True, but should point out that it's not optimal and it adds more compression damping than is necessary for the absolute best performance. Best is to get the right spring, then set the damping, but barring that air could be the way to go. I'm in between spring sizes on my avalanche shock and looking for the right spring right now, it doesn't matter what coil shock you're talking about though, the correct spring rate is better and foes really should offer springs in 25 or 15lb incriments for their 2:1 leverage.
    "It's only when you stand over it, you know, when you physically stand over the bike, that then you say 'hey, I don't have much stand over height', you know"-T. Ellsworth

    You're turning black metallic.

  5. #5
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    Cool...thanks for all the feedback

    Quote Originally Posted by slowrider
    1) At 200 lbs Foes discouraged me from buying the air shock for the FXR, so ask them 1st.
    Wonder why Foes discouraged you against the air shock because of your weight? I weigh @ 200 lbs as well so looks more and more like coil is the way to go.

    And as far as what has been said here and in several other threads about the Curnutt being harsh or rough, I'm not worried. I currently own a Spec Epic set up about as firm as I could get it, both front and rear, for racing and I use it as my everyday bike too since it's my only bike. So every other FS should feel like a Cadillac compared to my Epic. I may decide to move down to a 250lb spring but to start I think I'll try a 300lb spring or what Foes recommends on the XCT 5 based on my weight.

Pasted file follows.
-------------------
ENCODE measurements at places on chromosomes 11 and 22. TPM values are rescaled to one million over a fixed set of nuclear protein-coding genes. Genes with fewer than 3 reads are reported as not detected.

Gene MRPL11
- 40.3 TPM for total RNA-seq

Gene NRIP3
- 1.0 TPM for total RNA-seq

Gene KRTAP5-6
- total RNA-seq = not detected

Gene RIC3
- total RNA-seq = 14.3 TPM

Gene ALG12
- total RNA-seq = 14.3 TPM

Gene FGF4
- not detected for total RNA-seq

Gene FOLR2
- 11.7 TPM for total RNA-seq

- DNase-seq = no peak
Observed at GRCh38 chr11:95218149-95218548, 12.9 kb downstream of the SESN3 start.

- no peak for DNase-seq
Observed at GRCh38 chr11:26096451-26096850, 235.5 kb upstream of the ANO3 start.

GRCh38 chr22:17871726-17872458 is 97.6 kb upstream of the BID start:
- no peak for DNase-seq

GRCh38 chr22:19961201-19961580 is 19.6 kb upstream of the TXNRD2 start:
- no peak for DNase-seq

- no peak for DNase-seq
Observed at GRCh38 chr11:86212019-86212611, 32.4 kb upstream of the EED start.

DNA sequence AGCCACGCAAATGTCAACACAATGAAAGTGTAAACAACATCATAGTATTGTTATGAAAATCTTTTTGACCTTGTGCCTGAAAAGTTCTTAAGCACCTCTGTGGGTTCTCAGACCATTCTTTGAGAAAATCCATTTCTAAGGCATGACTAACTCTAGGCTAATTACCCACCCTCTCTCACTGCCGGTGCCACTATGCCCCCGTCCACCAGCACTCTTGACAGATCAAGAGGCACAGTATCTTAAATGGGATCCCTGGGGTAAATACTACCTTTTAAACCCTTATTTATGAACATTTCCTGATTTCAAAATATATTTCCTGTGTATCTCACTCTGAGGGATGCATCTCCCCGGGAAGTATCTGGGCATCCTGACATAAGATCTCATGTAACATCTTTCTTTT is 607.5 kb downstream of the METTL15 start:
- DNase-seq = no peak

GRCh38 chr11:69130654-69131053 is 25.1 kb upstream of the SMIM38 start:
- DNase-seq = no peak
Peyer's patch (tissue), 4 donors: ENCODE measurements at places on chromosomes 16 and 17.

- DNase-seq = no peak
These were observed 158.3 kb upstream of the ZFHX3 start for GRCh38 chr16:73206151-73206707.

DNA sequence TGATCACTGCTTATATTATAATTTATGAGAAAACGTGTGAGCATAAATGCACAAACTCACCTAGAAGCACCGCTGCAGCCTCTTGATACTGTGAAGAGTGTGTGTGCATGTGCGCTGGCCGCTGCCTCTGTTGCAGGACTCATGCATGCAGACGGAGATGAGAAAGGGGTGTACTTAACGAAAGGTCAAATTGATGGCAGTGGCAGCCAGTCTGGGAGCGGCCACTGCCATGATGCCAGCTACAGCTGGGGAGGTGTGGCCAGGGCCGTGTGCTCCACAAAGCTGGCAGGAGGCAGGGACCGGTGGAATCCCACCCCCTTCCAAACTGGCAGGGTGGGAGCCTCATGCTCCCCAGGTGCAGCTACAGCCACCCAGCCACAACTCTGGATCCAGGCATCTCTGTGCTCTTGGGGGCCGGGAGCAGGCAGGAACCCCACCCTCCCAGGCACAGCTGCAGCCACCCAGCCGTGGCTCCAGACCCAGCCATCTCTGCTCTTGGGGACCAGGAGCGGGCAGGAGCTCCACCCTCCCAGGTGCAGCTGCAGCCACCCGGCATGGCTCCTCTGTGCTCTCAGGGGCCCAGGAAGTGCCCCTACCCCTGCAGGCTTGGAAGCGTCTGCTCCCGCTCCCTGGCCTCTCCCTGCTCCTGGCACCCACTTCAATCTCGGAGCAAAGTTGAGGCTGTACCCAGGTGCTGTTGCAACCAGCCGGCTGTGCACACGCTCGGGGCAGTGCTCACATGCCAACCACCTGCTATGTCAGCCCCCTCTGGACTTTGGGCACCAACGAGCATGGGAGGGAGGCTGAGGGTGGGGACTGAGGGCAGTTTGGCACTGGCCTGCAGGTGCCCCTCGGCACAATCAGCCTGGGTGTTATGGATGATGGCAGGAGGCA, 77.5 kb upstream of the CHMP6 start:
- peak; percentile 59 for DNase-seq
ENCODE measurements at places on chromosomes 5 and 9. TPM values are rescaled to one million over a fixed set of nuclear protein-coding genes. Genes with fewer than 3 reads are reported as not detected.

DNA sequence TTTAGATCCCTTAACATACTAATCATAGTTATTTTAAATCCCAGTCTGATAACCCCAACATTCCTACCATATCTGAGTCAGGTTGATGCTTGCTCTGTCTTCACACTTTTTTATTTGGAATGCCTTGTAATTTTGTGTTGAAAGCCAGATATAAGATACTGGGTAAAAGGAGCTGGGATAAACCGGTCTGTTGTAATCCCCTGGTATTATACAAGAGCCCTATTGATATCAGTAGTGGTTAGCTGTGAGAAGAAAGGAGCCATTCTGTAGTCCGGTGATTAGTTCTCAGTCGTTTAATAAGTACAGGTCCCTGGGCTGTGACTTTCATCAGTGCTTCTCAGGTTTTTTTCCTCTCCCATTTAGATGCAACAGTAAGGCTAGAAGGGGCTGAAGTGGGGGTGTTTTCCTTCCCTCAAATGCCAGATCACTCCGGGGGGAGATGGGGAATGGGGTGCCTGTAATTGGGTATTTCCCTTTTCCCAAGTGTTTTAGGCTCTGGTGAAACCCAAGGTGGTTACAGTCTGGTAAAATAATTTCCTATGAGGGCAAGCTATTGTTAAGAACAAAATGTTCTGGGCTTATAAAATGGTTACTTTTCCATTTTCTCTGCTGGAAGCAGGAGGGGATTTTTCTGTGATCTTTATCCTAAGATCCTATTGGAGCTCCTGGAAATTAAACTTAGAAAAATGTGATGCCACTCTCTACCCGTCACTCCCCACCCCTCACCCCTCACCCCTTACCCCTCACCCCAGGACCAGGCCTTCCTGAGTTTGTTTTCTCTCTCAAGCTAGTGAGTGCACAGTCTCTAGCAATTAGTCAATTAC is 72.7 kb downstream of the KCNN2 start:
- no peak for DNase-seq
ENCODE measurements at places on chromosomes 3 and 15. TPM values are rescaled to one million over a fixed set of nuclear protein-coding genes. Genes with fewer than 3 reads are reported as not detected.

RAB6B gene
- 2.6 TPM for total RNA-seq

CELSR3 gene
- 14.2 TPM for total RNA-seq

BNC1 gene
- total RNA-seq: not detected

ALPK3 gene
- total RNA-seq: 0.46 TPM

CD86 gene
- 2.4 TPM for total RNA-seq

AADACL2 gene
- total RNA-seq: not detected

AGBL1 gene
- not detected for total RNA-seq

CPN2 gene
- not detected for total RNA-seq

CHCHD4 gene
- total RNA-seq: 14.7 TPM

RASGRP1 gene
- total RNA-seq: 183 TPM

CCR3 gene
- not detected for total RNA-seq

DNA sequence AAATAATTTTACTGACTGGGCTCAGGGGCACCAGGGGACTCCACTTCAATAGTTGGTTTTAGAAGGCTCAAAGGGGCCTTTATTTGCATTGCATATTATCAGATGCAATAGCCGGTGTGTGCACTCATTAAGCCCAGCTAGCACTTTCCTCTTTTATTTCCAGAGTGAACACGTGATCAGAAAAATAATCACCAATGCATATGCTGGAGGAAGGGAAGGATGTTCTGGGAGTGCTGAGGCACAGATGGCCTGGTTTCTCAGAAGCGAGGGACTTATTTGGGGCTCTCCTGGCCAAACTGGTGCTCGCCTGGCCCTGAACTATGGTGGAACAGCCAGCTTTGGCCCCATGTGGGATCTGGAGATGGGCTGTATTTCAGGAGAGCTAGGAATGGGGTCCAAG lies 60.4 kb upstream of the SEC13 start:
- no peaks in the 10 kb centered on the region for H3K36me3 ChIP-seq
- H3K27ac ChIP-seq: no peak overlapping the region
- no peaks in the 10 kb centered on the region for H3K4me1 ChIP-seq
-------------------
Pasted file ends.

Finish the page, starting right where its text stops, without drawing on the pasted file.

OK I know that Ti is a superior mat'l choice for suspension springs...but not for my wallet. But I would seriously consider buying one instead of the steel spring if there is a vast improvement in performance.

    Has anyone ridden both the steel and Ti springs and if so how do they compare?

    Again thanks for the info

  6. #6
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    Cheaper option

    As stated I like my Curnutt now but you could save considerable weight and money by ordering your XCT5 with a DHX Air, I tried to buy one for my 06 fxr but the Foes adaptor makes the DHX 1" too long.

  7. #7
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    Some info I found on Ti vs. steel springs...

    http://www.coilspring.com/performance/why_titanium/

    http://www.coilspring.com/performanc..._titanium.html

    http://www.coilspring.com/performanc..._vs_steel.html

    And Brett Foes interview below. It's 9 min long and he talks about the Curnutt shock specifics @ 6:45 min into the vid.

    http://www.youtube.com/watch?v=nZHXCm4pdFY

    So the XCT-5 is on order. Should arrive in a couple weeks and probably be at least a month before I complete the build and hit the trails. I'll post some pics and my opinion on the bike after some serious play time. As far as the shock I selected...you'll just have to wait and see...

  8. #8
    AnnaZed
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    sgill32, you should contact us at Foes about this.

  9. #9
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    Quote Originally Posted by sgill32